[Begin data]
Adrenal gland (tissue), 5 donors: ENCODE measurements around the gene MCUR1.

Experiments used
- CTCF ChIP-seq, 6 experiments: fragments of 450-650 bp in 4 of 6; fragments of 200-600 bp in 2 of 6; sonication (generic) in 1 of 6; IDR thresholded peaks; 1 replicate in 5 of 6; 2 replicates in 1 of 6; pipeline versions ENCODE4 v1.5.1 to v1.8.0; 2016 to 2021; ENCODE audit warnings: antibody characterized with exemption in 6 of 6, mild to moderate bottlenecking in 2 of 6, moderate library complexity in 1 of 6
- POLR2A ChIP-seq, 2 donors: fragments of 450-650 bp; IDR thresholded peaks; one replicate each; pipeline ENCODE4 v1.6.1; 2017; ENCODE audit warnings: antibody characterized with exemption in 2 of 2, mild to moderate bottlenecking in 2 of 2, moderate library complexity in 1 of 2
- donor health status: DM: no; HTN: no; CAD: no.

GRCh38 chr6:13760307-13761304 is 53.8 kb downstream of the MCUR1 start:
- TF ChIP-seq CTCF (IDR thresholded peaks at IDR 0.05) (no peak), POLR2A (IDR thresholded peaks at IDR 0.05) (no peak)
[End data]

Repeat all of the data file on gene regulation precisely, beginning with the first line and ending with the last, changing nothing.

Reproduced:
Adrenal gland (tissue), 5 donors: ENCODE measurements around the gene MCUR1.

Experiments used
- CTCF ChIP-seq, 6 experiments: fragments of 450-650 bp in 4 of 6; fragments of 200-600 bp in 2 of 6; sonication (generic) in 1 of 6; IDR thresholded peaks; 1 replicate in 5 of 6; 2 replicates in 1 of 6; pipeline versions ENCODE4 v1.5.1 to v1.8.0; 2016 to 2021; ENCODE audit warnings: antibody characterized with exemption in 6 of 6, mild to moderate bottlenecking in 2 of 6, moderate library complexity in 1 of 6
- POLR2A ChIP-seq, 2 donors: fragments of 450-650 bp; IDR thresholded peaks; one replicate each; pipeline ENCODE4 v1.6.1; 2017; ENCODE audit warnings: antibody characterized with exemption in 2 of 2, mild to moderate bottlenecking in 2 of 2, moderate library complexity in 1 of 2
- donor health status: DM: no; HTN: no; CAD: no.

GRCh38 chr6:13760307-13761304 is 53.8 kb downstream of the MCUR1 start:
- TF ChIP-seq CTCF (IDR thresholded peaks at IDR 0.05) (no peak), POLR2A (IDR thresholded peaks at IDR 0.05) (no peak)